toggle menu
1000+ books
Go to Book

used in The Iliad by Homer (translated by: Lang, Leaf, & Myers)

4 uses
(click/touch triangles for details)
lacking sense or understanding or judgment
  • So they spake, and turning out of the path they lay down among the bodies of the dead; and swiftly Dolon ran past them in his witlessness.
    Book 10 (60% in)
  • But even as robber wolves fall on the lambs or kids, choosing them out of the herds, when they are scattered on hills by the witlessness of the shepherd, and the wolves behold it, and speedily harry the younglings that have no heart of courage,—even so the Danaans fell on the Trojans, and they were mindful of ill-sounding flight, and forgot their impetuous valour.
    Book 16 (30% in)
  • But Patroklos cried to his horses and Automedon, and after the Trojans and Lykians went he, and so was blindly forgetful, in his witlessness, for if he had kept the saying of the son of Peleus, verily he should have escaped the evil fate of black death.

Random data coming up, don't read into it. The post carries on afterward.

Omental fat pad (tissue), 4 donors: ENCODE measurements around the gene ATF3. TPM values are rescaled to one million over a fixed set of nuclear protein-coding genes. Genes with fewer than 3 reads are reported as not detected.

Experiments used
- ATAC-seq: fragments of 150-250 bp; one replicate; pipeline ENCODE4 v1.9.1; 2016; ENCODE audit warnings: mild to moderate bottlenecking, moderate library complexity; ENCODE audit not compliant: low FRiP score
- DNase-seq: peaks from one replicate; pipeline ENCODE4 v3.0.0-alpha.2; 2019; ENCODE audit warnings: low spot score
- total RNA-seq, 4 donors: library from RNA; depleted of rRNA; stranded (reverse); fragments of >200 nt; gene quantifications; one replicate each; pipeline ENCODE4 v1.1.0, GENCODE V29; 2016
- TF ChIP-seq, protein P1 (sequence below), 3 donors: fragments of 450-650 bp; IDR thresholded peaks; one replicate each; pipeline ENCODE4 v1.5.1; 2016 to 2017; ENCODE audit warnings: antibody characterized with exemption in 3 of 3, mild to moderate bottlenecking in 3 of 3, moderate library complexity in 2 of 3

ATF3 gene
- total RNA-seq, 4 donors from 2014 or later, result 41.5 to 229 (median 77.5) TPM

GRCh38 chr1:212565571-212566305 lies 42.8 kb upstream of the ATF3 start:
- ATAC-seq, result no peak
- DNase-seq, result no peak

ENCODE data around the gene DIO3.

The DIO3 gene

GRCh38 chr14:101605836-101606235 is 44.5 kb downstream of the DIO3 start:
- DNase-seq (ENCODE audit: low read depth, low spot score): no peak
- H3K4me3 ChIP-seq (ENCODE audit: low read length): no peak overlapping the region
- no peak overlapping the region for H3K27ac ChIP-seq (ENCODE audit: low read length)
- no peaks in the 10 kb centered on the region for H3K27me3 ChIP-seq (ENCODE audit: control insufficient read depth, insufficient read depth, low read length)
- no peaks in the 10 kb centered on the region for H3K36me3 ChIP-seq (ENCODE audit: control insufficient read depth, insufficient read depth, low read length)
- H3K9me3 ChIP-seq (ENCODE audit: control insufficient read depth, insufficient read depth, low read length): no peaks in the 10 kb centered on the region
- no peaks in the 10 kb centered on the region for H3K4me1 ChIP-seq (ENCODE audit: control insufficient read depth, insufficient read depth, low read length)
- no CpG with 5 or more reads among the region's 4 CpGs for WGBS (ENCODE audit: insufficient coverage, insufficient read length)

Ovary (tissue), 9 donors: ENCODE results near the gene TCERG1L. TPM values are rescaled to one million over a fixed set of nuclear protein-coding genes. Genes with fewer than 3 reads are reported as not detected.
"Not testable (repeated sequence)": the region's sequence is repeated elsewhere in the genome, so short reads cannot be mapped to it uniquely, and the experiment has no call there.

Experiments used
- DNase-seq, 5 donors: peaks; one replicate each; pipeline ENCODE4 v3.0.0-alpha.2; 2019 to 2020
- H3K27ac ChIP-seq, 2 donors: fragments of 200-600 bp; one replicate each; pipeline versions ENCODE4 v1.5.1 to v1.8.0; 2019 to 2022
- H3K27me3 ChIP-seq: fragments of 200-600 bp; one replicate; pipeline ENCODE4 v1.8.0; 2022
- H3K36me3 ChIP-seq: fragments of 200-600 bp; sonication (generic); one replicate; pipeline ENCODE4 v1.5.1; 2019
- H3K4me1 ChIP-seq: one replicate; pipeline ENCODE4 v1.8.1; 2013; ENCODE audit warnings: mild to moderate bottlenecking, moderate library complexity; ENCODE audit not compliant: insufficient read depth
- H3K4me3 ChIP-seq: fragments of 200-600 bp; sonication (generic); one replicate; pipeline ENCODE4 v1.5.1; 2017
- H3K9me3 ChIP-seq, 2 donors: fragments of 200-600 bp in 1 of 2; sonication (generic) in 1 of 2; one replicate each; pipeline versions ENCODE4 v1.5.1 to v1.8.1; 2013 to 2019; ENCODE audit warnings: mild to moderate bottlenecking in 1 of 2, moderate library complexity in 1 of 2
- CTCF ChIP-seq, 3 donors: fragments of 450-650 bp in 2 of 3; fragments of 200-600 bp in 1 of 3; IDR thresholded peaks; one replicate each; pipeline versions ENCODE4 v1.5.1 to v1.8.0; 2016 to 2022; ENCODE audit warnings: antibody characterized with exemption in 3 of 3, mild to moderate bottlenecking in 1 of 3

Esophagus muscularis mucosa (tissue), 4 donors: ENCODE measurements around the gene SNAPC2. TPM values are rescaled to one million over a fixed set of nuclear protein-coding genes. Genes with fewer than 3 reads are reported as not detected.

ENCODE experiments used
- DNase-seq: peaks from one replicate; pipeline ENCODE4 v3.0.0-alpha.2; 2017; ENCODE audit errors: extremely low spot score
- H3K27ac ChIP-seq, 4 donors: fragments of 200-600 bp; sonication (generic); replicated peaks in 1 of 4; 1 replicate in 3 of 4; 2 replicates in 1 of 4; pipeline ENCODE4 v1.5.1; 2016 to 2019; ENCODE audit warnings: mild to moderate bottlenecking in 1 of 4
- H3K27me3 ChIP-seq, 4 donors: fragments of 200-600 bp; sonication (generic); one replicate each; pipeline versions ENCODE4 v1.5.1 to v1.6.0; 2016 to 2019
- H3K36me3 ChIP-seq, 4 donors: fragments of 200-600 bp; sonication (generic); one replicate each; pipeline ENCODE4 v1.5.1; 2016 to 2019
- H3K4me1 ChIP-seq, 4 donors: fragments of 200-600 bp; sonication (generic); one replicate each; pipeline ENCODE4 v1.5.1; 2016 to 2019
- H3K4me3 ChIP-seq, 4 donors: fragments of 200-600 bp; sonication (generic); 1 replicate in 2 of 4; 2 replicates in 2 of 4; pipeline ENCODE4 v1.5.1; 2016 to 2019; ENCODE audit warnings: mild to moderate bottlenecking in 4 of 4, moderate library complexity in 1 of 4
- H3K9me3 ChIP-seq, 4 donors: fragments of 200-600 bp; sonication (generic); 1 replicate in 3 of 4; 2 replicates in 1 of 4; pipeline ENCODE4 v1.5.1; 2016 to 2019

Book 16 (72% in)
  • Ah, wretch, surely Achilles for all his valour, availed thee not, who straitly charged thee as thou camest, he abiding there, saying, 'Come not to me, Patroklos lord of steeds, to the hollow ships, till thou hast torn the gory doublet of man-slaying Hector about his breast;' so, surely, he spake to thee, and persuaded the wits of thee in thy witlessness."
    Book 16 (96% in)

There are no more uses of "witless" in The Iliad by Homer (translated by: Lang, Leaf, & Myers).

Typical Usage  (best examples)
Dictionary / pronunciation — Google®Dictionary list —®